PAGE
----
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Failed to find this "Greek" symbol-How to pronounce it?

 
 
Reply Sun 13 Dec, 2015 12:05 am
See the second symbol in the equation below which is like θ with an open on its up-left corner.
https://upload.wikimedia.org/math/0/2/8/028d4440f791c4175ea3faf5f8dfd2b7.png

How to pronounce it?
I've failed to find it out in Greek alphabet:

https://en.wikipedia.org/wiki/Sigma
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Type: Question • Score: 2 • Views: 921 • Replies: 18
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View best answer, chosen by oristarA
Kolyo
  Selected Answer
 
  2  
Reply Sun 13 Dec, 2015 12:16 am
@oristarA,
I don't know whether that's even Greek, but it's somebody's version of a 'd'. It's part of a larger symbol meaning "partial derivative with respect to t".
FBM
 
  2  
Reply Sun 13 Dec, 2015 12:22 am
@oristarA,
https://en.wikipedia.org/wiki/%E2%88%82
oristarA
 
  1  
Reply Sun 13 Dec, 2015 12:22 am
@Kolyo,
Kolyo wrote:

I don't know whether that's even Greek, but it's somebody's version of a 'd'. It's part of a larger symbol meaning "partial derivative with respect to t".


Thanks.
How to pronounce H with a bent bar over its head?
oristarA
 
  1  
Reply Sun 13 Dec, 2015 12:30 am
@FBM,


Excellent.
0 Replies
 
oristarA
 
  1  
Reply Sun 13 Dec, 2015 01:02 am
@FBM,
How to pronounce parenthesis:
Is (r,t) read as "parenthesis r, comma, t, parenthesis"?
0 Replies
 
oristarA
 
  1  
Reply Sun 13 Dec, 2015 01:02 am
@FBM,
How to pronounce parenthesis:
Is (r,t) read as "parenthesis r, comma, t, parenthesis"?
FBM
 
  1  
Reply Sun 13 Dec, 2015 01:08 am
@oristarA,
It's been years since I sat through a calculus class, but if memory serves, it's "of r t."
0 Replies
 
FBM
 
  1  
Reply Sun 13 Dec, 2015 01:14 am
Brandon9000
 
  1  
Reply Sun 13 Dec, 2015 05:19 pm
@oristarA,
oristarA wrote:

Kolyo wrote:

I don't know whether that's even Greek, but it's somebody's version of a 'd'. It's part of a larger symbol meaning "partial derivative with respect to t".


Thanks.
How to pronounce H with a bent bar over its head?

It is read: h bar
oristarA
 
  1  
Reply Mon 14 Dec, 2015 02:29 am
@Brandon9000,
Brandon9000 wrote:

oristarA wrote:

Kolyo wrote:

I don't know whether that's even Greek, but it's somebody's version of a 'd'. It's part of a larger symbol meaning "partial derivative with respect to t".


Thanks.
How to pronounce H with a bent bar over its head?

It is read: h bar


Really? Will such reading be confused with Planck Constant h bar?:
https://upload.wikimedia.org/math/b/6/c/b6c60acb37a0cf22ef6c3b8d58a469da.png
https://upload.wikimedia.org/math/0/2/8/028d4440f791c4175ea3faf5f8dfd2b7.png

The second sign is h bar in the above two equations.
oristarA
 
  1  
Reply Mon 14 Dec, 2015 02:34 am
@oristarA,
How to read the equation?
https://upload.wikimedia.org/math/0/2/8/028d4440f791c4175ea3faf5f8dfd2b7.png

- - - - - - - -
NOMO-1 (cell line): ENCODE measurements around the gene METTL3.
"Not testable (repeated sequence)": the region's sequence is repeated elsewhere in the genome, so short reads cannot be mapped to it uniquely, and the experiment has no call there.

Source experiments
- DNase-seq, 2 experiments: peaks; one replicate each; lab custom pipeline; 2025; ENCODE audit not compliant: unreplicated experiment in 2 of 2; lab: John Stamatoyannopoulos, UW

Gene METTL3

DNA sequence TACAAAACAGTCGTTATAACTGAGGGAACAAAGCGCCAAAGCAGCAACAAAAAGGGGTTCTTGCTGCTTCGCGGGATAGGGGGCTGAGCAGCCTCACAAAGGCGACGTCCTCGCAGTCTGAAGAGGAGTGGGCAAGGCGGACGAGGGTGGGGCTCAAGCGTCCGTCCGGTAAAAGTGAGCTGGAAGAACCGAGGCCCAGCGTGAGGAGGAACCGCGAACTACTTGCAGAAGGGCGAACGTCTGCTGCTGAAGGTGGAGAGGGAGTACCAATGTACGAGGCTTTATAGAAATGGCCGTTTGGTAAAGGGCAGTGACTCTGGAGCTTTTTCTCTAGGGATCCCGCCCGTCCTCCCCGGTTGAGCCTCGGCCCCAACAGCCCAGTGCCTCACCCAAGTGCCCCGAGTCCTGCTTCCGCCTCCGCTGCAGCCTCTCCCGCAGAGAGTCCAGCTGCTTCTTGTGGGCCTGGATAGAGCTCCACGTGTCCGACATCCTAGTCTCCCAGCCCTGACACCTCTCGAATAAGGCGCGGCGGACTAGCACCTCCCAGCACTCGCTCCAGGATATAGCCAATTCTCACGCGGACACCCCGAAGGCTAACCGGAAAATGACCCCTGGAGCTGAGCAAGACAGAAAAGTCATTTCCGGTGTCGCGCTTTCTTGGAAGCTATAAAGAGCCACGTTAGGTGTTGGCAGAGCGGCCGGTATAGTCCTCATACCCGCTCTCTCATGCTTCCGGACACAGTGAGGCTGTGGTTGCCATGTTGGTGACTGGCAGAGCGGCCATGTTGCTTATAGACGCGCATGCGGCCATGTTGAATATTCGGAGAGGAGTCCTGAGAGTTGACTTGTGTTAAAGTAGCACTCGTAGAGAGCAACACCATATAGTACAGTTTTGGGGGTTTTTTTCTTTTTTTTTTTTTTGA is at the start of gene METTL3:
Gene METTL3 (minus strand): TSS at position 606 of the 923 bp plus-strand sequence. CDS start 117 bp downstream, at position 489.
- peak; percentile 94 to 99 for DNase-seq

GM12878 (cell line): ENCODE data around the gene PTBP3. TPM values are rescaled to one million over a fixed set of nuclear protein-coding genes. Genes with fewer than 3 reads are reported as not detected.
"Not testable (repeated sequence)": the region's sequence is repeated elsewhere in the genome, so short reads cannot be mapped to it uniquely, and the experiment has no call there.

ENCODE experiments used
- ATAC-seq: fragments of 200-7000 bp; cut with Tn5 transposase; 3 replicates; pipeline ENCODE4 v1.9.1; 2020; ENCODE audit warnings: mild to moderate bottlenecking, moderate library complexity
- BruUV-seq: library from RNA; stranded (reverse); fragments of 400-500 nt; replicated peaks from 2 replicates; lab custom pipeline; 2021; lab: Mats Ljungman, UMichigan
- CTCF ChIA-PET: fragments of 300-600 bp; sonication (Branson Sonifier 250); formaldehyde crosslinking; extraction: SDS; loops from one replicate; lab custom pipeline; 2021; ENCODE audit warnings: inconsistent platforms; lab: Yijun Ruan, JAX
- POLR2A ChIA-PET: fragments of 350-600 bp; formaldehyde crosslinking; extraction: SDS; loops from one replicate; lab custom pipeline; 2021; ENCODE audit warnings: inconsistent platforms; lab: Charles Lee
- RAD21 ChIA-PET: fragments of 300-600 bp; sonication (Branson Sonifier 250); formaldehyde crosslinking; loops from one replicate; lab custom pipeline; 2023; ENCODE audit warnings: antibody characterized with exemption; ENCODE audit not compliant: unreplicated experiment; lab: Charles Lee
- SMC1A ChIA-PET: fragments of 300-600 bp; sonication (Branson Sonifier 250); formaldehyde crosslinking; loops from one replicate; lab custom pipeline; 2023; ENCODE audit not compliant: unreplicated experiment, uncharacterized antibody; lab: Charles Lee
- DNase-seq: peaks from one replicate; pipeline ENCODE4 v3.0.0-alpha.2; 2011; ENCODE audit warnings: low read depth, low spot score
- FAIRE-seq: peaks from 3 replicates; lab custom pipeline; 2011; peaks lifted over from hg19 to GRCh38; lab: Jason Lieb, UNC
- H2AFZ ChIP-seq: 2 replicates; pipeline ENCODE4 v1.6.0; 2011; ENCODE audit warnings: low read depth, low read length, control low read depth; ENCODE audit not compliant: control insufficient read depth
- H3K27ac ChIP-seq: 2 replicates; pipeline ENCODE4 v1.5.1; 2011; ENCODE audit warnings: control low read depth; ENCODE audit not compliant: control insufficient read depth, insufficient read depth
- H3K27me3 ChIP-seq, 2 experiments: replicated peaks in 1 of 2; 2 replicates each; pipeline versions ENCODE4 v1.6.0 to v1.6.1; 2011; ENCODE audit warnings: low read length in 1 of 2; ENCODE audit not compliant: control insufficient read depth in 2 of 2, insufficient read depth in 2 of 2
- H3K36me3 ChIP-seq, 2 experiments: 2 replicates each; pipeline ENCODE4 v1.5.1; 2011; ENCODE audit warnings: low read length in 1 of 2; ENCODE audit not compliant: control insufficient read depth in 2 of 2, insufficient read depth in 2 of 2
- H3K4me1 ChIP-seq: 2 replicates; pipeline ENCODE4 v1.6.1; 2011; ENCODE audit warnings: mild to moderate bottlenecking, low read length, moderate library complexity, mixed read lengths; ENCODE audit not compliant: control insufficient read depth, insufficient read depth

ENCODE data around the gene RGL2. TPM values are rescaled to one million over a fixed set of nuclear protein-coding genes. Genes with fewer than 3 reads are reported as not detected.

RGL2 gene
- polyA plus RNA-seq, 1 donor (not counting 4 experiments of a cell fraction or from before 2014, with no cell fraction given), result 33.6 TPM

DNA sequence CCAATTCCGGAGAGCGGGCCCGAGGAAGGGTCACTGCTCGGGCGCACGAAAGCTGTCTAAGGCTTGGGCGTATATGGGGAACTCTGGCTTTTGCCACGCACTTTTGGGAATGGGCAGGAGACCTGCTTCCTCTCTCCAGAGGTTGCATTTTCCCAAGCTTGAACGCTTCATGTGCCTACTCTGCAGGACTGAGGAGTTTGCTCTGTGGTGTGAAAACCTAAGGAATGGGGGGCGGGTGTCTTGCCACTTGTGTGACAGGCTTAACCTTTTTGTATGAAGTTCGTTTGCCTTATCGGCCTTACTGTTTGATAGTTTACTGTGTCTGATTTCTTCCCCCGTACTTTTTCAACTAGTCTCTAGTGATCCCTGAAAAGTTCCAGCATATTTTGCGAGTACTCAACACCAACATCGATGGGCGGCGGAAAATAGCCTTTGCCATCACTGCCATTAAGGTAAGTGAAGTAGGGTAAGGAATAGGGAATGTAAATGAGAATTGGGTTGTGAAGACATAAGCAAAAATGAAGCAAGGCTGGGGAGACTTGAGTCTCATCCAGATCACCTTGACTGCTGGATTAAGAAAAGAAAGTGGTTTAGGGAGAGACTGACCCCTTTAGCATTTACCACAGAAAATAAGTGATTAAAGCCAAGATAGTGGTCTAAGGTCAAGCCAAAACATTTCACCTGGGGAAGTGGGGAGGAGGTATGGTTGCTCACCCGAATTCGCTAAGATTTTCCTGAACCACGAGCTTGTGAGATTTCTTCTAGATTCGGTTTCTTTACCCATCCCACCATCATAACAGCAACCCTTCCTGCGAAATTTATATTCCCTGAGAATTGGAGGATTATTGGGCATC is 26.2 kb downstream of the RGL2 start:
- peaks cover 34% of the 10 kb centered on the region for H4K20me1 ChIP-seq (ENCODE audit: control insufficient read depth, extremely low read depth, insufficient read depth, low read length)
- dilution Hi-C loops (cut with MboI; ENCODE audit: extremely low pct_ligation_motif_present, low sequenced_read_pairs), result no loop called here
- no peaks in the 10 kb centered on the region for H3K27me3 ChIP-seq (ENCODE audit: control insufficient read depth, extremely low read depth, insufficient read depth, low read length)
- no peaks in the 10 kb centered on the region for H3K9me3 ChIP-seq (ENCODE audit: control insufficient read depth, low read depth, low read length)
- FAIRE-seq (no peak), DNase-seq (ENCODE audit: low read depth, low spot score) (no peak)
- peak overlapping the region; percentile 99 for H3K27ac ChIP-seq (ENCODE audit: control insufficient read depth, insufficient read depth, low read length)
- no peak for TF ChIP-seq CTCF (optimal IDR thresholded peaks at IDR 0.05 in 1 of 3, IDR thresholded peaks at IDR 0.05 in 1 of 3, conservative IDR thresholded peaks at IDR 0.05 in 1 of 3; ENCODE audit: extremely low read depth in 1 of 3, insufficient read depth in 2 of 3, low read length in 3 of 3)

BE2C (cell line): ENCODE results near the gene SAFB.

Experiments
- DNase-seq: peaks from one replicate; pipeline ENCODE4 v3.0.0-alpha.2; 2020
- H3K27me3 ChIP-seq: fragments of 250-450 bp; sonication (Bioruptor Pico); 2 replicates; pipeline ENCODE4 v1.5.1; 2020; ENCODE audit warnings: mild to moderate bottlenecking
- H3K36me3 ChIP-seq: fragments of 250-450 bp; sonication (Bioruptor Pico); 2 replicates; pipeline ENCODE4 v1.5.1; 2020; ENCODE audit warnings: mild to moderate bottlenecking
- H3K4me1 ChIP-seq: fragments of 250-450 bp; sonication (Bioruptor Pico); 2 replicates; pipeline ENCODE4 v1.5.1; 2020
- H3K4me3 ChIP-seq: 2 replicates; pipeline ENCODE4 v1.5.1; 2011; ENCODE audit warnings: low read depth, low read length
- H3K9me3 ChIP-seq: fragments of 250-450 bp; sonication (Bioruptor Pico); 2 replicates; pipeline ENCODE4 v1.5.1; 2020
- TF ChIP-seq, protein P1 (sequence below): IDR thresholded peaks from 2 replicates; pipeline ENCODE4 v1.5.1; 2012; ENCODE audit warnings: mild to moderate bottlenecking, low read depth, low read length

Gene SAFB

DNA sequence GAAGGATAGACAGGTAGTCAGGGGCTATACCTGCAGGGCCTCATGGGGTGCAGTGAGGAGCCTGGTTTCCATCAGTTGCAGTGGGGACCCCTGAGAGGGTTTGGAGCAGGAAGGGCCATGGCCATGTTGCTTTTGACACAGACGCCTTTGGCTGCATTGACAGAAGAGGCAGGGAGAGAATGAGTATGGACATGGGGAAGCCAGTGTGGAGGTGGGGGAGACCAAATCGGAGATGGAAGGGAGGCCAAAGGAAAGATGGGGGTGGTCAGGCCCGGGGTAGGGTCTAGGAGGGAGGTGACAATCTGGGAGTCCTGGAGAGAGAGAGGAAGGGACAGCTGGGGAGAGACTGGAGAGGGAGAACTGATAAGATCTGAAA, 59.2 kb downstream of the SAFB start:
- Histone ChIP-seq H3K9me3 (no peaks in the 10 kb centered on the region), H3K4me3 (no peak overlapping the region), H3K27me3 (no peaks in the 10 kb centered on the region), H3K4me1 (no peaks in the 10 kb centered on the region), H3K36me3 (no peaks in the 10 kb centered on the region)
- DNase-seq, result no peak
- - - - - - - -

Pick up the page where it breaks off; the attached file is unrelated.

i multiplied by h bar multiplied by d over dt multiplied by parenthesis r comma t parenthesis equals to H bar multiplied by psi parenthesis r comma t parenthesis?

The grammar is confusing. But how to improve it?
0 Replies
 
FBM
 
  1  
Reply Mon 14 Dec, 2015 02:38 am
@oristarA,
oristarA wrote:

Kolyo wrote:

I don't know whether that's even Greek, but it's somebody's version of a 'd'. It's part of a larger symbol meaning "partial derivative with respect to t".


Thanks.
How to pronounce H with a bent bar over its head?


I think it's "caret H," but I'm not really sure.
oristarA
 
  1  
Reply Mon 14 Dec, 2015 02:51 am
@FBM,
FBM wrote:

oristarA wrote:

Kolyo wrote:

I don't know whether that's even Greek, but it's somebody's version of a 'd'. It's part of a larger symbol meaning "partial derivative with respect to t".


Thanks.
How to pronounce H with a bent bar over its head?


I think it's "caret H," but I'm not really sure.


"caret H" sounds more reasonable. I'd better adopt it before someone offers an official pronunciation.
Kolyo
 
  1  
Reply Mon 14 Dec, 2015 11:58 am
@Brandon9000,
He means the capital H with the hat.
0 Replies
 
Kolyo
 
  2  
Reply Mon 14 Dec, 2015 12:01 pm
@oristarA,
oristarA wrote:

"caret H" sounds more reasonable. I'd better adopt it before someone offers an official pronunciation.


For now, say "H-hat", which is better than "caret H".

I think it represents the Hamilton operator, but I don't know much about it.

https://en.wikipedia.org/wiki/Hamiltonian_%28quantum_mechanics%29
oristarA
 
  1  
Reply Mon 14 Dec, 2015 08:25 pm
@Kolyo,

Cool!

Who would like to answer the following question?

oristarA wrote:

How to read the equation?
https://upload.wikimedia.org/math/0/2/8/028d4440f791c4175ea3faf5f8dfd2b7.png

i multiplied by h bar multiplied by d over dt multiplied by parenthesis r comma t parenthesis equals to H bar multiplied by psi parenthesis r comma t parenthesis?

The grammar is confusing. But how to improve it?
Kolyo
 
  1  
Reply Mon 14 Dec, 2015 10:05 pm
@FBM,
Yahoo, Cauchy-Riemann equations! That was Calculus 5 at my school. Smile
0 Replies
 
Kolyo
 
  2  
Reply Mon 14 Dec, 2015 10:17 pm
@oristarA,
oristarA wrote:

How to read the equation?
https://upload.wikimedia.org/math/0/2/8/028d4440f791c4175ea3faf5f8dfd2b7.png


Well, I dropped out of my only quantum mechanics class, so don't quote me on this...

--> i h-bar times the partial derivative of the wave function with respect to time, equals the Hamiltonian of the wave function

Here, "psi of r and t" is the wave function. At least I think it is. You can double check what psi is at that Wikipedia page on the Hamiltonian I linked to. Or you can google schrodinger's equation.
0 Replies
 
 

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